By Wageningen University & Research
The banana has been severely affected by fungal diseases that can only be combated by using more and more plant protection products. In the last century, the much-loved Gros Michel banana variety was wiped out as a result of Panama disease. But now the replacement variety Cavendish – available in every supermarket – is at risk. At his inauguration as professor by special appointment for Tropical Phytopathology at Wageningen University & Research recently, Professor Gert Kema reveals what it will take to save the banana.
The Cavendish export banana does well in all types of soil and for years showed little susceptibility to Panama disease. For this reason, major banana producers planted the Cavendish en masse on the defunct Gros Michel plantations. The ‘agronomic miracle,’ as Cavendish has been dubbed, came to dominate the international market and has partly supplanted local varieties in India and East Africa, says Professor Kema. Moreover, retailers keep the kilo price to a minimum because bananas generate top turnovers in supermarkets. They are money machines, similar to cotton T-shirts. As with other “orphan crops,” a monetary investment has lagged behind in the financially thriving banana industry. No money has been put into basic scientific research. Now we know that was the wrong decision.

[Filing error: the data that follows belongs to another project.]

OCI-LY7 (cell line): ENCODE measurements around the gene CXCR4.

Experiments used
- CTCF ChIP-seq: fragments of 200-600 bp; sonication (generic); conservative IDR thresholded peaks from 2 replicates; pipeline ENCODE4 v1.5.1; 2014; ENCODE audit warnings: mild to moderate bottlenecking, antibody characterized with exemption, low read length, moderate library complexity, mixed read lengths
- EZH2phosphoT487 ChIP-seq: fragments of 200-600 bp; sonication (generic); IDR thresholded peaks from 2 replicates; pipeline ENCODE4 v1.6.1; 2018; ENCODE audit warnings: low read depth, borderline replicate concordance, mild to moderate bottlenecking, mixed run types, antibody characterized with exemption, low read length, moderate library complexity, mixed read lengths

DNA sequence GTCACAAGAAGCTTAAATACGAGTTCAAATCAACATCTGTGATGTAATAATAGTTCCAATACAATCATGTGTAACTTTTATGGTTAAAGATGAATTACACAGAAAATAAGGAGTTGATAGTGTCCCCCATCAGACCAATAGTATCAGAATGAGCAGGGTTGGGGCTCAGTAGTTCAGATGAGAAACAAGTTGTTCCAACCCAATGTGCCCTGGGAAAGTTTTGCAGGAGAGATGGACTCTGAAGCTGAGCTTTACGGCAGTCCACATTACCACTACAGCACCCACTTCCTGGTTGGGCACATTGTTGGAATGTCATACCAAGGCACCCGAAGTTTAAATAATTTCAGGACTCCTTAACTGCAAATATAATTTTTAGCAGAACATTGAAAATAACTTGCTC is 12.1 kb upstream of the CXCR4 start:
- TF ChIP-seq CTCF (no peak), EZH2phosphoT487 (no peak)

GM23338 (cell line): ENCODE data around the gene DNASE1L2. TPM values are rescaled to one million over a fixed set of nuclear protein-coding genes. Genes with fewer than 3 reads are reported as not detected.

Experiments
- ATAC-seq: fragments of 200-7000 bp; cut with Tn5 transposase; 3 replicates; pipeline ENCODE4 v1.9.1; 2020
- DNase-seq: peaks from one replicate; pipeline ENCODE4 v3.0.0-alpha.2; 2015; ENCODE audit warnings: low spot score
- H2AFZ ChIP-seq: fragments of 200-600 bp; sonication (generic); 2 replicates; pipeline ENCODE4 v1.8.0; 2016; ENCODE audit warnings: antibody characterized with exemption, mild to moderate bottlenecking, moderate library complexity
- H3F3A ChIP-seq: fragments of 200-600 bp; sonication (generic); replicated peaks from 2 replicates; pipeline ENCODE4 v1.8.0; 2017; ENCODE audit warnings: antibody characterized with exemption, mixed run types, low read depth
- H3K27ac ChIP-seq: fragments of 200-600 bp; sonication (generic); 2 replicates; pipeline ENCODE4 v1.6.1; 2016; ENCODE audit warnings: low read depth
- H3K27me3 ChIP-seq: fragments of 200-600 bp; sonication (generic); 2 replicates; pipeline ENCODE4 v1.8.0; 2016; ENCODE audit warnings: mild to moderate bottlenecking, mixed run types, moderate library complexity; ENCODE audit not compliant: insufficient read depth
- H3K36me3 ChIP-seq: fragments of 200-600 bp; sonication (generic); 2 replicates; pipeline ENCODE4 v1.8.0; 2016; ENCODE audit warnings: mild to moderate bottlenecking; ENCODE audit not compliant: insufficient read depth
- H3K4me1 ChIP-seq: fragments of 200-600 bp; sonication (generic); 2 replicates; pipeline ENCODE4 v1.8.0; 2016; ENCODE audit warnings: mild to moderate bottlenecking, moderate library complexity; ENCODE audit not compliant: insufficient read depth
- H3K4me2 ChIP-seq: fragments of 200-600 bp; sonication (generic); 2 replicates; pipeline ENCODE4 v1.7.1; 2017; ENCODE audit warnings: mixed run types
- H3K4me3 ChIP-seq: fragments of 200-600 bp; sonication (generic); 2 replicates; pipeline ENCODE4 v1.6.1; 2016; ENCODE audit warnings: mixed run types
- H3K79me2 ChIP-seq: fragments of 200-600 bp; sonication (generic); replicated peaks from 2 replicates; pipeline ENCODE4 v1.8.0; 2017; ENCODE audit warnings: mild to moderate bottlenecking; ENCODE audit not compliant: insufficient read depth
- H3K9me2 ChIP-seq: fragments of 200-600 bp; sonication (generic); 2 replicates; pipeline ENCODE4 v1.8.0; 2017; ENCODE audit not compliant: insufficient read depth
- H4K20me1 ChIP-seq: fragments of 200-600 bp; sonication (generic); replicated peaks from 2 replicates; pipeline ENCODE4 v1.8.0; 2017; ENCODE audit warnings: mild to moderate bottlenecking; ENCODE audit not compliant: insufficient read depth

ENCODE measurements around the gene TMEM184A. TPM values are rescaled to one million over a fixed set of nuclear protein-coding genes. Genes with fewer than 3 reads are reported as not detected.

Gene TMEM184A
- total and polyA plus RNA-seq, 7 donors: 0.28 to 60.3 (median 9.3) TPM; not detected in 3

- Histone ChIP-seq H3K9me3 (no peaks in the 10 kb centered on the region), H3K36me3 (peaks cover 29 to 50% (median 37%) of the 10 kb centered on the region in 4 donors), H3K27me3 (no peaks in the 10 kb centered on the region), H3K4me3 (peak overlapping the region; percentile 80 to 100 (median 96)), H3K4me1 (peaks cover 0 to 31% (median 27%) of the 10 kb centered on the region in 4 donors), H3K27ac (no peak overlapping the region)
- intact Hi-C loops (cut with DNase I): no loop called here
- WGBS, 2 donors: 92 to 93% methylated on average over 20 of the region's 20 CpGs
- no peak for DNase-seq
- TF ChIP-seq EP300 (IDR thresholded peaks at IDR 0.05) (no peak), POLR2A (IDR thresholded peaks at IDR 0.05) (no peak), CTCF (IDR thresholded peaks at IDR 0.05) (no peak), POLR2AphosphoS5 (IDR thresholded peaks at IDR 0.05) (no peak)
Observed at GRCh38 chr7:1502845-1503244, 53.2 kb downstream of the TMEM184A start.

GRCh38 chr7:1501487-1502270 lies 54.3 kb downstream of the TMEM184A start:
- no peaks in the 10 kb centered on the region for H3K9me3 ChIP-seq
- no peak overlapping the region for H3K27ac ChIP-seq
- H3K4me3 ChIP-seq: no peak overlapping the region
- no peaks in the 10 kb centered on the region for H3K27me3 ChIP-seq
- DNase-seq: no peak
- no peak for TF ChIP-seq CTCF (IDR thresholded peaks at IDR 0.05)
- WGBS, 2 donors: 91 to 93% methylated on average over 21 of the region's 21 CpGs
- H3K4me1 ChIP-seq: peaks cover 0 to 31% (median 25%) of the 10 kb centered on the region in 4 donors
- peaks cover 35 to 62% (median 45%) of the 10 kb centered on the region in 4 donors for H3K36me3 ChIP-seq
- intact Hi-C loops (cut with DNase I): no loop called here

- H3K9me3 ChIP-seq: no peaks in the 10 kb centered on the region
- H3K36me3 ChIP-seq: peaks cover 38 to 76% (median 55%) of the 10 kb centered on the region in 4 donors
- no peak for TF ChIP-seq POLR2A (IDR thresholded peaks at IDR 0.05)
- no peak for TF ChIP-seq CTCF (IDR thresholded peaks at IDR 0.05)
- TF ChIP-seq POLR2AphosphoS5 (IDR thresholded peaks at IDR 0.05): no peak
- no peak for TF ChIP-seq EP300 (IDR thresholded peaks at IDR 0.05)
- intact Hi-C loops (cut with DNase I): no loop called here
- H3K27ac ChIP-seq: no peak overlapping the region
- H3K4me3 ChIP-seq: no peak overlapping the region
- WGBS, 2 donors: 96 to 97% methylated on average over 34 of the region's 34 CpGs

Return of Panama disease
Panama disease is caused by a Fusarium fungus, which has now developed an extremely virulent strain known as TR4 (Tropical Race 4), with disastrous consequences. What’s more, there are no seeds banks with propagating material for new varieties to replace the Cavendish. ˜We are back to square one,” concludes the professor. “Cavendish has one major drawback: there is no genetic variation. This means that the bananas of the big brands and fair-trade bananas are genetically identical. They are clones grown in extreme monocultures and are therefore all equally sensitive to fungal diseases,” he says in his inaugural address. A Tropical phytopathology – dragging orphan crops into the spotlight.